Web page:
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Sandpoint test of ‘smart highway’ will look a little like this stretch of road

A Sagle couple are hoping to land a substantial federal grant to help develop a pioneer project using smart highway technology.

SR reporter Scott Maben covered the latest developments  in a recent story.

Scott and Julie Brusaw are the Sagle-based developers of a system to create solar-powered stretches of highway with embedded LEDS that will generate electricity, melt snow and increase driver safety.

The couple is looking for a grant to use the technology in a test project for downtown Sandpoint. As Maben's article noted: “We want to do a sidewalk and a driving section,” Sandpoint City Engineer Kody Van Dyk said. “That way we can demonstrate which one works best, which one has best opportunity for viability, and see what the constructability issues are.”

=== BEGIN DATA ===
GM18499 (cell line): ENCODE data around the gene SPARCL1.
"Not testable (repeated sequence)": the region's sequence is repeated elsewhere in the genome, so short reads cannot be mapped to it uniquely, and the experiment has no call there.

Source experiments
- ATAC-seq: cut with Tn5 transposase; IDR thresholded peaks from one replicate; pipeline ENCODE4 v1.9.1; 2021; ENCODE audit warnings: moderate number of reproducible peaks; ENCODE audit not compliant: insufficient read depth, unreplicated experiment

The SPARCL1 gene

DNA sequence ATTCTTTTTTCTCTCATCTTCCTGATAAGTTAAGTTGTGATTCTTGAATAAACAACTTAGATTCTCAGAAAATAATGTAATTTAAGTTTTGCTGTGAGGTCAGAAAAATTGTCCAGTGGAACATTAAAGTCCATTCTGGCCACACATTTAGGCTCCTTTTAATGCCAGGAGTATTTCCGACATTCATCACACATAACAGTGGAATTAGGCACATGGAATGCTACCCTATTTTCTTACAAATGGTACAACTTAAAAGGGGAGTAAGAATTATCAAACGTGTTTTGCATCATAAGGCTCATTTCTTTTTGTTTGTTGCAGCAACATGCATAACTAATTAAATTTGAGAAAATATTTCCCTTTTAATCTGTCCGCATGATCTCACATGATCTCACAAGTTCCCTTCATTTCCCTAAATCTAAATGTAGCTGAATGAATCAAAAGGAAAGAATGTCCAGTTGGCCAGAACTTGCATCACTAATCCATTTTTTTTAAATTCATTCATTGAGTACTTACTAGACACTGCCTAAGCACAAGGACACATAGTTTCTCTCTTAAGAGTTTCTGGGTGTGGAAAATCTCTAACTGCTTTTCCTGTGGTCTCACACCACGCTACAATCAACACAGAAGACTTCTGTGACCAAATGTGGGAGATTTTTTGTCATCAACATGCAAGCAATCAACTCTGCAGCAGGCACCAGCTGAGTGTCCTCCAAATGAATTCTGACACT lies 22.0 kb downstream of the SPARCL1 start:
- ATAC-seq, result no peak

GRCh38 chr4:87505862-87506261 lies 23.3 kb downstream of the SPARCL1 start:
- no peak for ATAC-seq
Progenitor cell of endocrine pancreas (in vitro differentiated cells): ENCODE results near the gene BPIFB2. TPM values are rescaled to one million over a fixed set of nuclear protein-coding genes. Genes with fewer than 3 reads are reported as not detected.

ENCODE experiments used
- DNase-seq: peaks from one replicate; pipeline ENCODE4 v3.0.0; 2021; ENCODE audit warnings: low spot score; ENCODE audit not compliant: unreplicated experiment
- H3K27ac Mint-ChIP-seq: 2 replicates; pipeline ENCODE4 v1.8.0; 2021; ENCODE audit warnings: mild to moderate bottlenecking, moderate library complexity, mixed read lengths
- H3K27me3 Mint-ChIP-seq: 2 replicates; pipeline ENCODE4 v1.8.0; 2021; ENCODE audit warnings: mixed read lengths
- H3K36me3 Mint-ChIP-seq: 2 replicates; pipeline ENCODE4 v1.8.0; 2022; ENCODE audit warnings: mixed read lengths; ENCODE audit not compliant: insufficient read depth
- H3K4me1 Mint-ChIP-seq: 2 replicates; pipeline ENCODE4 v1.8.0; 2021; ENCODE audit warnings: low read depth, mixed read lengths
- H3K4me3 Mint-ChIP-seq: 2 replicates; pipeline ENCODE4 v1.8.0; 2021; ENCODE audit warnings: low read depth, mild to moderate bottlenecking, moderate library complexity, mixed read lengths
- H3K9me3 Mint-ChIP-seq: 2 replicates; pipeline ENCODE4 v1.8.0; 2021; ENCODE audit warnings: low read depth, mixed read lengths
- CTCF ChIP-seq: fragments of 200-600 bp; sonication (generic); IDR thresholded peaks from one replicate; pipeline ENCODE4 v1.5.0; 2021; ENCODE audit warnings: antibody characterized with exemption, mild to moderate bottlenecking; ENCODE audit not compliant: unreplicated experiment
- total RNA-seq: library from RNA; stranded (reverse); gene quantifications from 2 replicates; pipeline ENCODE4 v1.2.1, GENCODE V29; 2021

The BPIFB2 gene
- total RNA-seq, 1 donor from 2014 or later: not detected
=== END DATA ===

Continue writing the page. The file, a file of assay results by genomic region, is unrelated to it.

Similar smart-highway projects are taking hold around the world. The Netherlands recently began a test project with similar goals. As stated in an article on SmartPlanet, the country plans to create a 1,640-foot stretch of highway equipped with road markings that can glow in the dark. The design includes road markings with "dynamic paint" that has a "special foto-luminising powder" that charges during sunlight hours and lets off light at night.

The photo here is an illustration of the possible view from a vehicle. The highway has not yet been equipped; work is expected to begin there next month. The main difference -- apart from the Sandpoint test using solar panels and not paint -- is that the Idaho stretch of road is inside city limits, while the Flemish test is on a highway.

Eventually, designers envision an embedded charging system in highways that would recharge electric batteries of vehicles driving across them.


The Spokesman-Review business team follows economic development in Spokane and the Inland Northwest.